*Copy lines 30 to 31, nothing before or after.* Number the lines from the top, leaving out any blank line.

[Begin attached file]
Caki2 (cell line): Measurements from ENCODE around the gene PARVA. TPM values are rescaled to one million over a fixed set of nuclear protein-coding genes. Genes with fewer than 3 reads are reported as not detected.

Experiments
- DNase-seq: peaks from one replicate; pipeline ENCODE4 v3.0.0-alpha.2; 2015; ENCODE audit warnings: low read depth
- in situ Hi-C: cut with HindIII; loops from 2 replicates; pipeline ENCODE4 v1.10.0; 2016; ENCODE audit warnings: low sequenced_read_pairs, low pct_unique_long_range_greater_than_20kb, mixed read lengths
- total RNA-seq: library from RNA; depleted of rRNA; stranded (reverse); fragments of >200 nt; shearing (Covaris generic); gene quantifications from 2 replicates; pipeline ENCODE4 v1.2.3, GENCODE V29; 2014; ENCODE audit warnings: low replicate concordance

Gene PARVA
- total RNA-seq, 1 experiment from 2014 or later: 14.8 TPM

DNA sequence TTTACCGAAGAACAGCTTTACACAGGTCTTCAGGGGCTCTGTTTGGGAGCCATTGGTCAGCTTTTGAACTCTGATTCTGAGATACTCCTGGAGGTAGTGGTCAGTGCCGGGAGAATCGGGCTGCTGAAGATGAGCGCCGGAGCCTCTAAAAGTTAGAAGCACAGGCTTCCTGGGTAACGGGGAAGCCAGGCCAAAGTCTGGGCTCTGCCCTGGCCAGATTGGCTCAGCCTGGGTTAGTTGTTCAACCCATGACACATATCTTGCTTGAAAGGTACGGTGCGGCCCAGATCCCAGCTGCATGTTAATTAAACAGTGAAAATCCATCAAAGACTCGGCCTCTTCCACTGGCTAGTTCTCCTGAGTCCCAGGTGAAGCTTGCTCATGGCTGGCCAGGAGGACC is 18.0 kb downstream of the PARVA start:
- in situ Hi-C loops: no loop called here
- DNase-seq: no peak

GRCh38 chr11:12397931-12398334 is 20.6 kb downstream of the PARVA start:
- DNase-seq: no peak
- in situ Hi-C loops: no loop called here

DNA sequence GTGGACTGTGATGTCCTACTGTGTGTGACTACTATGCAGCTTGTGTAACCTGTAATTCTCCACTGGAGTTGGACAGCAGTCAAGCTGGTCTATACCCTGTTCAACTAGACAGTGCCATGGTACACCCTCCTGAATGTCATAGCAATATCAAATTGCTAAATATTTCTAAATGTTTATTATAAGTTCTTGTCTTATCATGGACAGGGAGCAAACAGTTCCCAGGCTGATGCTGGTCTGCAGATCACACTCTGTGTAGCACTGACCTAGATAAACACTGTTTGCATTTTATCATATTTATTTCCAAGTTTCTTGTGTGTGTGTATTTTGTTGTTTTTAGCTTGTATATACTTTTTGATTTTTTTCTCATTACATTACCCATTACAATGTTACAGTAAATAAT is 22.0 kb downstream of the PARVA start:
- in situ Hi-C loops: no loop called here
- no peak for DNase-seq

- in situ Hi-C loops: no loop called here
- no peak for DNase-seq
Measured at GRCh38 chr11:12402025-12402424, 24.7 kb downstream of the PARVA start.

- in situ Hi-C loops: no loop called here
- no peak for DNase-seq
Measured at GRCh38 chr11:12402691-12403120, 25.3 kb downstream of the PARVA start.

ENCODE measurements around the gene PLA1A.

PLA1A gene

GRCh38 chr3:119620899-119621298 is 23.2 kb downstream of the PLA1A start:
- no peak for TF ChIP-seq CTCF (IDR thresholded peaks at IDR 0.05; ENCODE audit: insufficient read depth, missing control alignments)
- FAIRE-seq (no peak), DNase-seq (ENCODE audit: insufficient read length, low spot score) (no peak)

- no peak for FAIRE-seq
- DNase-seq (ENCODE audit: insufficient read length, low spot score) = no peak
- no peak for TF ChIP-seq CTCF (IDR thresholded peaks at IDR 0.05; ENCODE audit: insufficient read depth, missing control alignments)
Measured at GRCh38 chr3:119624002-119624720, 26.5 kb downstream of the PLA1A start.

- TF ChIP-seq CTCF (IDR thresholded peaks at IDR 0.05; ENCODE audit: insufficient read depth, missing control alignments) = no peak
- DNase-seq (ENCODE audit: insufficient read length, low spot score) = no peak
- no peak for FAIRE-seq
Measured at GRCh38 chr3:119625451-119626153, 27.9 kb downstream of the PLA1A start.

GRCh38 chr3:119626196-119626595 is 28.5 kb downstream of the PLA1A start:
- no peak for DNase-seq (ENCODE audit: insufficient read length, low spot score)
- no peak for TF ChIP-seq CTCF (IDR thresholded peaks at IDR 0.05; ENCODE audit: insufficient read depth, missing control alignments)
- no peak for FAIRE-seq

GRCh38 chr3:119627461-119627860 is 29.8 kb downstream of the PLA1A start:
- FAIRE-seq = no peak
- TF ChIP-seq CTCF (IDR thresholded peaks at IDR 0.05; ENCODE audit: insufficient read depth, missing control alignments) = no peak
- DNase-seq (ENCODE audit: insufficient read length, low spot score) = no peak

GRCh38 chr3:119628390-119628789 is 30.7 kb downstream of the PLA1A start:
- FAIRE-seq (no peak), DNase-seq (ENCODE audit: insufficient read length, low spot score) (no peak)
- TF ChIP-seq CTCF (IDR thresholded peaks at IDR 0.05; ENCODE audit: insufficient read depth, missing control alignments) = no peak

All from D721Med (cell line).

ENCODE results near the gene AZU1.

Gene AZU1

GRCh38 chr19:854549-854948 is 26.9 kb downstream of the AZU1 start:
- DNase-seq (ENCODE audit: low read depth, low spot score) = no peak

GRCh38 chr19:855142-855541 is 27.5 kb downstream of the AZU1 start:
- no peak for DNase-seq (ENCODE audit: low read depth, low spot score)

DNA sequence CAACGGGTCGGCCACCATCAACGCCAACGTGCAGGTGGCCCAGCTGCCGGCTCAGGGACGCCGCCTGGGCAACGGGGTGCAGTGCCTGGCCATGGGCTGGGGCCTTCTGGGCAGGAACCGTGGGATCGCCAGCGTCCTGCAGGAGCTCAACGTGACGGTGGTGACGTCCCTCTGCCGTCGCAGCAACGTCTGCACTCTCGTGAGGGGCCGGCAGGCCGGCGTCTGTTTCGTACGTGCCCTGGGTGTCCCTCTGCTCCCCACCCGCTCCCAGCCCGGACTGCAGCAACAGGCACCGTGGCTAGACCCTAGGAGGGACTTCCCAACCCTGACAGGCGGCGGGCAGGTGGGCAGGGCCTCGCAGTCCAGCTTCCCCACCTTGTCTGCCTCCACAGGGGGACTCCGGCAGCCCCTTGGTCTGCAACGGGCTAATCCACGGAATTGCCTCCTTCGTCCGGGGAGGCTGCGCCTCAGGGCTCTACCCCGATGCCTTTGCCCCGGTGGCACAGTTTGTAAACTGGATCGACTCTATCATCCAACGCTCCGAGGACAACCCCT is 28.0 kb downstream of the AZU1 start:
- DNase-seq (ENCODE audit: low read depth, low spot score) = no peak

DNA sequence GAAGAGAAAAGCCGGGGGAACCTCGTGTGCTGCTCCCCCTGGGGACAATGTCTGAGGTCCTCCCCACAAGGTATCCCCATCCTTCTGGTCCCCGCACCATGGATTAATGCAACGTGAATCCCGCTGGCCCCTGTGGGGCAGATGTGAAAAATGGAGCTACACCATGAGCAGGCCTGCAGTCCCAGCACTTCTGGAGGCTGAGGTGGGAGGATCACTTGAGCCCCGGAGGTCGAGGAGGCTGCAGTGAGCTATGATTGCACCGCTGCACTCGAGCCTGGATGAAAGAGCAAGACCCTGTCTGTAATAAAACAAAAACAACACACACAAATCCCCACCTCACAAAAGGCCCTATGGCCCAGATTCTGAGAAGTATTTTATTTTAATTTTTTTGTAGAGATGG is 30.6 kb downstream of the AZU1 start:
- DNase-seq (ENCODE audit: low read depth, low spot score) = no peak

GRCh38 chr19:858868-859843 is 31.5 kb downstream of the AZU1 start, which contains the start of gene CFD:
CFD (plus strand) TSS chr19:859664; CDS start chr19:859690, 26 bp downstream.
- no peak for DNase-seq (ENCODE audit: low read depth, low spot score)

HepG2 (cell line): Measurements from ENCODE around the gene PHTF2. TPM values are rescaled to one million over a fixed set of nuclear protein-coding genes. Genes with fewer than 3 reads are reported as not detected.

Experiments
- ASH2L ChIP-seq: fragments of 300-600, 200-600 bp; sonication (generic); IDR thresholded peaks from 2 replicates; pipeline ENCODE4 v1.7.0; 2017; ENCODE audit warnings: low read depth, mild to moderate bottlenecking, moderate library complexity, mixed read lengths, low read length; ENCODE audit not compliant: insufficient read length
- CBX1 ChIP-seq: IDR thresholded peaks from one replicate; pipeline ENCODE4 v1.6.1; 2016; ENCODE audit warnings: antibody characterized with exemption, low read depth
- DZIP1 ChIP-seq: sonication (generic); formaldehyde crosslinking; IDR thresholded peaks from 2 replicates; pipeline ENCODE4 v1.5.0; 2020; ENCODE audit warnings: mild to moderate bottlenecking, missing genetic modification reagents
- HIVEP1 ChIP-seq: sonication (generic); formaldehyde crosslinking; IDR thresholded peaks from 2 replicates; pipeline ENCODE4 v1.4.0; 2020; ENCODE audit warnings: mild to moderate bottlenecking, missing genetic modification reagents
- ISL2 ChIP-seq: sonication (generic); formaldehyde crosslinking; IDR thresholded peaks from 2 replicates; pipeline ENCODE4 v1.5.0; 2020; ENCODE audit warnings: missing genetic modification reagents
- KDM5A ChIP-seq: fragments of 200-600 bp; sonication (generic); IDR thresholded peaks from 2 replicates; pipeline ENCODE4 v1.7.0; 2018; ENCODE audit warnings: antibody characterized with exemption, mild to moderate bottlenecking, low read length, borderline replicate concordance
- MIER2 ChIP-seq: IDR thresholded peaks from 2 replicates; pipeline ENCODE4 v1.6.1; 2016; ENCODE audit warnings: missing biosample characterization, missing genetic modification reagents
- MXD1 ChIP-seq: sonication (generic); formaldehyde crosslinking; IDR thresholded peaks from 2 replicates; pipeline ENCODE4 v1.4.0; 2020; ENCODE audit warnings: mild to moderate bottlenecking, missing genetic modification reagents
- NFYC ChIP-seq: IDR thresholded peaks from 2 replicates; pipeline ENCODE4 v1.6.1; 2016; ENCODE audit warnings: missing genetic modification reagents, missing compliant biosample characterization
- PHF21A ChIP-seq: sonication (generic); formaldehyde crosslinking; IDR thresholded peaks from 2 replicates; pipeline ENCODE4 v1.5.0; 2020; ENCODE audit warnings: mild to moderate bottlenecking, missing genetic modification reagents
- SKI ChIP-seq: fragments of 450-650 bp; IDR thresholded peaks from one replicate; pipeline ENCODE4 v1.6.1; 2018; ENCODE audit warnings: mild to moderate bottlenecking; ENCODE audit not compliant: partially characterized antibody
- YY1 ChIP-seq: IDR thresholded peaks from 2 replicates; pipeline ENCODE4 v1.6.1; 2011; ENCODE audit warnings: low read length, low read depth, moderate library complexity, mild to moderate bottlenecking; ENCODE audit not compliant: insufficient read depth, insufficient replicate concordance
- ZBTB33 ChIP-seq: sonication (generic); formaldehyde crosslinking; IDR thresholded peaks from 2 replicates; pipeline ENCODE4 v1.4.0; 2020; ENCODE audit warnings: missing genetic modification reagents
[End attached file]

- no peak for TF ChIP-seq CTCF (IDR thresholded peaks at IDR 0.05; ENCODE audit: insufficient read depth, missing control alignments)
Measured at GRCh38 chr3:119624002-119624720, 26.5 kb downstream of the PLA1A start.